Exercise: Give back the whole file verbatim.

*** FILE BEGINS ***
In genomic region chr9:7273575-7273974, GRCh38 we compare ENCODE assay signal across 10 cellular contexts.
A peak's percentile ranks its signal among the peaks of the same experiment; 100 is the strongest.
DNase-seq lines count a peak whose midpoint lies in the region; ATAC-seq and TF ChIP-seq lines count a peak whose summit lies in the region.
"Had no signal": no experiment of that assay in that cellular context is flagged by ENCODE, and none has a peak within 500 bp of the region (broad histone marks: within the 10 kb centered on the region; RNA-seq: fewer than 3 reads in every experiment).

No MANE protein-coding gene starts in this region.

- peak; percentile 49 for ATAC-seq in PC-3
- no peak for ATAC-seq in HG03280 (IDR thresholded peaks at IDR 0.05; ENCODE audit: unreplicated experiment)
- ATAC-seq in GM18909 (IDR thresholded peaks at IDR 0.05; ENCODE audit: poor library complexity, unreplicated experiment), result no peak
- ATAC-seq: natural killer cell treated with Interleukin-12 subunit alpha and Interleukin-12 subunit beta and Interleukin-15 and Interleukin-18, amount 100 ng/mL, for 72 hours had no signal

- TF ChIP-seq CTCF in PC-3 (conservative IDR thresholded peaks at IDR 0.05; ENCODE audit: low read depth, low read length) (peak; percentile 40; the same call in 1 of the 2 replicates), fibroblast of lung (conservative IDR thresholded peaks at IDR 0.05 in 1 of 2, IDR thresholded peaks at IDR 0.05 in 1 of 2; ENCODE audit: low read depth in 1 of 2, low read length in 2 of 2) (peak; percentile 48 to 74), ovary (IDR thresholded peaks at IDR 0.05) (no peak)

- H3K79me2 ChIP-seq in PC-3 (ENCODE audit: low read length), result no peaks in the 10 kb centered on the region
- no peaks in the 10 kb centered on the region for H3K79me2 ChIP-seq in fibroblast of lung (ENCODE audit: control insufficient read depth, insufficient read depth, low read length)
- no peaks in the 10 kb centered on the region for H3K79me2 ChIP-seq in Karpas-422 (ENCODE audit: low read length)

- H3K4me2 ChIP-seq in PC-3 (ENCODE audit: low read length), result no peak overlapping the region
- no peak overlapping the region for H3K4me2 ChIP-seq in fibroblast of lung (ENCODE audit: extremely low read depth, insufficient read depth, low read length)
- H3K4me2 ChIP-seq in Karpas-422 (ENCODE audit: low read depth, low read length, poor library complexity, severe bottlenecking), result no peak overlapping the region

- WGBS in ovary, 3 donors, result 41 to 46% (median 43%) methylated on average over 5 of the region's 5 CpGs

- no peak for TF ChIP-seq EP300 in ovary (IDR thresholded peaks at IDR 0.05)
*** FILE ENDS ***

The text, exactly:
In genomic region chr9:7273575-7273974, GRCh38 we compare ENCODE assay signal across 10 cellular contexts.
A peak's percentile ranks its signal among the peaks of the same experiment; 100 is the strongest.
DNase-seq lines count a peak whose midpoint lies in the region; ATAC-seq and TF ChIP-seq lines count a peak whose summit lies in the region.
"Had no signal": no experiment of that assay in that cellular context is flagged by ENCODE, and none has a peak within 500 bp of the region (broad histone marks: within the 10 kb centered on the region; RNA-seq: fewer than 3 reads in every experiment).

No MANE protein-coding gene starts in this region.

- peak; percentile 49 for ATAC-seq in PC-3
- no peak for ATAC-seq in HG03280 (IDR thresholded peaks at IDR 0.05; ENCODE audit: unreplicated experiment)
- ATAC-seq in GM18909 (IDR thresholded peaks at IDR 0.05; ENCODE audit: poor library complexity, unreplicated experiment), result no peak
- ATAC-seq: natural killer cell treated with Interleukin-12 subunit alpha and Interleukin-12 subunit beta and Interleukin-15 and Interleukin-18, amount 100 ng/mL, for 72 hours had no signal

- TF ChIP-seq CTCF in PC-3 (conservative IDR thresholded peaks at IDR 0.05; ENCODE audit: low read depth, low read length) (peak; percentile 40; the same call in 1 of the 2 replicates), fibroblast of lung (conservative IDR thresholded peaks at IDR 0.05 in 1 of 2, IDR thresholded peaks at IDR 0.05 in 1 of 2; ENCODE audit: low read depth in 1 of 2, low read length in 2 of 2) (peak; percentile 48 to 74), ovary (IDR thresholded peaks at IDR 0.05) (no peak)

- H3K79me2 ChIP-seq in PC-3 (ENCODE audit: low read length), result no peaks in the 10 kb centered on the region
- no peaks in the 10 kb centered on the region for H3K79me2 ChIP-seq in fibroblast of lung (ENCODE audit: control insufficient read depth, insufficient read depth, low read length)
- no peaks in the 10 kb centered on the region for H3K79me2 ChIP-seq in Karpas-422 (ENCODE audit: low read length)

- H3K4me2 ChIP-seq in PC-3 (ENCODE audit: low read length), result no peak overlapping the region
- no peak overlapping the region for H3K4me2 ChIP-seq in fibroblast of lung (ENCODE audit: extremely low read depth, insufficient read depth, low read length)
- H3K4me2 ChIP-seq in Karpas-422 (ENCODE audit: low read depth, low read length, poor library complexity, severe bottlenecking), result no peak overlapping the region

- WGBS in ovary, 3 donors, result 41 to 46% (median 43%) methylated on average over 5 of the region's 5 CpGs

- no peak for TF ChIP-seq EP300 in ovary (IDR thresholded peaks at IDR 0.05)